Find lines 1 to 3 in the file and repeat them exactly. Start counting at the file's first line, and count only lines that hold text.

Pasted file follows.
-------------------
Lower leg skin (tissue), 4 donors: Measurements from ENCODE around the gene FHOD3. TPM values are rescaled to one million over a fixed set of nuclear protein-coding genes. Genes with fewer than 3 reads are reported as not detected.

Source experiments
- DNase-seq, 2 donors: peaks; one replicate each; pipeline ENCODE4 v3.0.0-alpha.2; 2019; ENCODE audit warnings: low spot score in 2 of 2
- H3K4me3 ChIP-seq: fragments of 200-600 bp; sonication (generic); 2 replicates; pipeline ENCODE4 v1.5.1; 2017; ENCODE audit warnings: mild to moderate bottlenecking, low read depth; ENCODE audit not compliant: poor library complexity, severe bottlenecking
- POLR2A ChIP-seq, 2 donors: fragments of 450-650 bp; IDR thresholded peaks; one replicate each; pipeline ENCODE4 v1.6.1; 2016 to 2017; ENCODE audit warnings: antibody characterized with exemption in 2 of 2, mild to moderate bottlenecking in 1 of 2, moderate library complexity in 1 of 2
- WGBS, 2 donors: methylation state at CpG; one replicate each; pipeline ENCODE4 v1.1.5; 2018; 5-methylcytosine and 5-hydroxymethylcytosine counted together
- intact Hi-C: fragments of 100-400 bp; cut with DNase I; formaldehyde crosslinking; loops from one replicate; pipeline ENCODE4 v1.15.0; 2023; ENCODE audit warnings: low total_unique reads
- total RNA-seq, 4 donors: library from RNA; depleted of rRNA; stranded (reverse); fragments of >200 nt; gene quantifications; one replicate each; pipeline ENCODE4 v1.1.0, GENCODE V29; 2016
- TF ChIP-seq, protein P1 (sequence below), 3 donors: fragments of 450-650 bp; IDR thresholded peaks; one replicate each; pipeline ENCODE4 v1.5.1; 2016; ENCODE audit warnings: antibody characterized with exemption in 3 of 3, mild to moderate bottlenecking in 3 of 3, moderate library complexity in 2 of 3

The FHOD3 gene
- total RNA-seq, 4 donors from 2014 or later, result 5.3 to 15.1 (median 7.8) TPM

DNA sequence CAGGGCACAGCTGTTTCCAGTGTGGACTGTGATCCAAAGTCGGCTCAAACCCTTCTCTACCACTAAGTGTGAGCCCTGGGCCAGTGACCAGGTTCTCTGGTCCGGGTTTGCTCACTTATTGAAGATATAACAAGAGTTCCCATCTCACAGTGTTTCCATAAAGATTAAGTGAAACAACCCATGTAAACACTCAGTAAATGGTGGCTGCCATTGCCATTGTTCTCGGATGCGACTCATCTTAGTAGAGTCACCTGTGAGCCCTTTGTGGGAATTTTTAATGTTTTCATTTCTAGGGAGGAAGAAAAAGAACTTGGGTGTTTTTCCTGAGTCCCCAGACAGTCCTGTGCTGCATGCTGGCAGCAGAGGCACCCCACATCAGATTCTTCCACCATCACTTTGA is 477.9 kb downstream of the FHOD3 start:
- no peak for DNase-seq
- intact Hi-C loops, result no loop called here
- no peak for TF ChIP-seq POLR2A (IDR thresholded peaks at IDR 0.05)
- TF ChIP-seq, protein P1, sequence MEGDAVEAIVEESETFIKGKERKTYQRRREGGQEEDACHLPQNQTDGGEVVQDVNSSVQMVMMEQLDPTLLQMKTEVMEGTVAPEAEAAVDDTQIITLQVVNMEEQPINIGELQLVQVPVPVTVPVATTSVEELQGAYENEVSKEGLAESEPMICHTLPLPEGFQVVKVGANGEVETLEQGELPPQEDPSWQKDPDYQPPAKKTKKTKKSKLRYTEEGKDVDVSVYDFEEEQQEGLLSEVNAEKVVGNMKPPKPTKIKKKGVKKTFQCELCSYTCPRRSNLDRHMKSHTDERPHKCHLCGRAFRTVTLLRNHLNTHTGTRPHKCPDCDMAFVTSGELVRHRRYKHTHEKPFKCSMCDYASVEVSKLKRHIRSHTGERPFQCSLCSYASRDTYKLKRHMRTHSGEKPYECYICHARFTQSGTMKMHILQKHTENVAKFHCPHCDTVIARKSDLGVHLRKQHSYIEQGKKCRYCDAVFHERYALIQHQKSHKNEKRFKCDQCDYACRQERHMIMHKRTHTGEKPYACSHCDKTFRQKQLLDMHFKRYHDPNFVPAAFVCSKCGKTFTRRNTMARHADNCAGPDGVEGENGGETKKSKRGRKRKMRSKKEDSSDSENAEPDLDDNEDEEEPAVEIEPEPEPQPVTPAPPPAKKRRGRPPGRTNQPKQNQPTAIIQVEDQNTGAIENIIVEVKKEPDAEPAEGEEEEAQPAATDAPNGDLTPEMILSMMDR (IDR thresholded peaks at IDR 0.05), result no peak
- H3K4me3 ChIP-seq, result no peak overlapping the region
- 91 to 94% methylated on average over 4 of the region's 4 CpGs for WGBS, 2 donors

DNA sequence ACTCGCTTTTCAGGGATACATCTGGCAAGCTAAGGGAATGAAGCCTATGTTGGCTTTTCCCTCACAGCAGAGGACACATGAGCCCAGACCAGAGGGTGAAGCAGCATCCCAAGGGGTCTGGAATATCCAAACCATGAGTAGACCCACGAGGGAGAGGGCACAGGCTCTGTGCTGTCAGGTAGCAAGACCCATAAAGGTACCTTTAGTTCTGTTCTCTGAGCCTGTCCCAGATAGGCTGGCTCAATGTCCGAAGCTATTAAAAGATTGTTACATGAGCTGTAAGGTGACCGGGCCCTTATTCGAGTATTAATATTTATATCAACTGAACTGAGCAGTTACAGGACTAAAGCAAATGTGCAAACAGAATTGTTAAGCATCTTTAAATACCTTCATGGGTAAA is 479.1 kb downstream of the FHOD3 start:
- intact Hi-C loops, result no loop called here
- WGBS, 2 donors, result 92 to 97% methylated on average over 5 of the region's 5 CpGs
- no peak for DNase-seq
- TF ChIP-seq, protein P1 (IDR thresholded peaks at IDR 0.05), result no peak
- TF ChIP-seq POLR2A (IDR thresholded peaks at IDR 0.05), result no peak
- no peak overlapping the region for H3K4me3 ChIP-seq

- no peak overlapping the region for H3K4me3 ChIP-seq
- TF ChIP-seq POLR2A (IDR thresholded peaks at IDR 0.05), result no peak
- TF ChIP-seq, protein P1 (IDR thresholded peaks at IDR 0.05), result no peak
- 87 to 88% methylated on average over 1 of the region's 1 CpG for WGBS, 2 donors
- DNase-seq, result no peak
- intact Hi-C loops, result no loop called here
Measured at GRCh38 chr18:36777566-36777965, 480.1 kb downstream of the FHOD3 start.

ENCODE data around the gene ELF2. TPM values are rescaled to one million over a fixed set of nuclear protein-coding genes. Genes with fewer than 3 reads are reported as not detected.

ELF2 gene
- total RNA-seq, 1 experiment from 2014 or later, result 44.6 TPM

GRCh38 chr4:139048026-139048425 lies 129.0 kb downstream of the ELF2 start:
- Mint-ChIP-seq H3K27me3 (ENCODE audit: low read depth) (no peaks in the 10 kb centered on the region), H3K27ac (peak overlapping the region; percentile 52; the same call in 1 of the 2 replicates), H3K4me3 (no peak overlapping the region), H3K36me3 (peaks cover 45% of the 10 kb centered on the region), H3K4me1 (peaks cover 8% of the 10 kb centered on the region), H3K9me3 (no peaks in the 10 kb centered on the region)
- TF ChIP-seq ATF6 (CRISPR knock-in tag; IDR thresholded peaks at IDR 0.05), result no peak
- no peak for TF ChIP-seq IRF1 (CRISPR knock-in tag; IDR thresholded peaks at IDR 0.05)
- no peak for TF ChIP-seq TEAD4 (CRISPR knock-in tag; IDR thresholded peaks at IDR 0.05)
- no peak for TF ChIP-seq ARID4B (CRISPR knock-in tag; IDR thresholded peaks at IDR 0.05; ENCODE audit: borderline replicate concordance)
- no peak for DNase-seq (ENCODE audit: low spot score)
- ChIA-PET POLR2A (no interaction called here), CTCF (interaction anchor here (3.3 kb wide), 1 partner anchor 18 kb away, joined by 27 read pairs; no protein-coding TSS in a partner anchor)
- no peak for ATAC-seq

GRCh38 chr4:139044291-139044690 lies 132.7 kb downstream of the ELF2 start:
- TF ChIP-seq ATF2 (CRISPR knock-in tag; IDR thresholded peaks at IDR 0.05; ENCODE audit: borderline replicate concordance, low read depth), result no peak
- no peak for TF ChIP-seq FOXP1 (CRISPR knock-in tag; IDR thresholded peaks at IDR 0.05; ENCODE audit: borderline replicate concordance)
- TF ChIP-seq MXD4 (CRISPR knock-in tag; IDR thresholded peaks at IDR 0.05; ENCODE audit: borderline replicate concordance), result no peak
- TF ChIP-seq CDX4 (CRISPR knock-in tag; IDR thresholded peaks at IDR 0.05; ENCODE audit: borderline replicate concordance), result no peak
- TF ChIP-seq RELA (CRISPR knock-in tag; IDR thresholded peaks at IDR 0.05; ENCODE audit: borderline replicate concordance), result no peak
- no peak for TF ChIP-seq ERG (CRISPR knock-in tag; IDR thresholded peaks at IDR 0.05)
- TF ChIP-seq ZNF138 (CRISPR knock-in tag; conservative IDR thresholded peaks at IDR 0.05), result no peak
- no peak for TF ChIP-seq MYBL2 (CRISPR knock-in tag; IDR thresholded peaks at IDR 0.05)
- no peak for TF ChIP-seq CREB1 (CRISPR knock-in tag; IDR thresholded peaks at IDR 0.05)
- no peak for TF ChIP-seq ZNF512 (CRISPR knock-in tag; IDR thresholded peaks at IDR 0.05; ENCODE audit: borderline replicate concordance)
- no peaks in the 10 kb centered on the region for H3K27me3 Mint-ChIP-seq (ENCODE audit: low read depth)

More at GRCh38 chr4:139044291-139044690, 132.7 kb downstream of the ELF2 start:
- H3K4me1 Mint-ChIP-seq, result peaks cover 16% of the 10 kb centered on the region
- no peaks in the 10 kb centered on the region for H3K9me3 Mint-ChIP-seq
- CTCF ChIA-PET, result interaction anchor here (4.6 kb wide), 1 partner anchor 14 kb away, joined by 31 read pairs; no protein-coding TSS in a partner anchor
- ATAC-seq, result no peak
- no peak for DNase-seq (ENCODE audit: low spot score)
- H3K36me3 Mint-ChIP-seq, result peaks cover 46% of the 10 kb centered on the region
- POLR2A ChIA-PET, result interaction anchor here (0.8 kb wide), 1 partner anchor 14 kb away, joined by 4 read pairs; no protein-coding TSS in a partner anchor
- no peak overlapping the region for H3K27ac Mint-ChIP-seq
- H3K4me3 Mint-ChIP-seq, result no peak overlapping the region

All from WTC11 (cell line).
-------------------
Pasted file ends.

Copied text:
Lower leg skin (tissue), 4 donors: Measurements from ENCODE around the gene FHOD3. TPM values are rescaled to one million over a fixed set of nuclear protein-coding genes. Genes with fewer than 3 reads are reported as not detected.

Source experiments
- DNase-seq, 2 donors: peaks; one replicate each; pipeline ENCODE4 v3.0.0-alpha.2; 2019; ENCODE audit warnings: low spot score in 2 of 2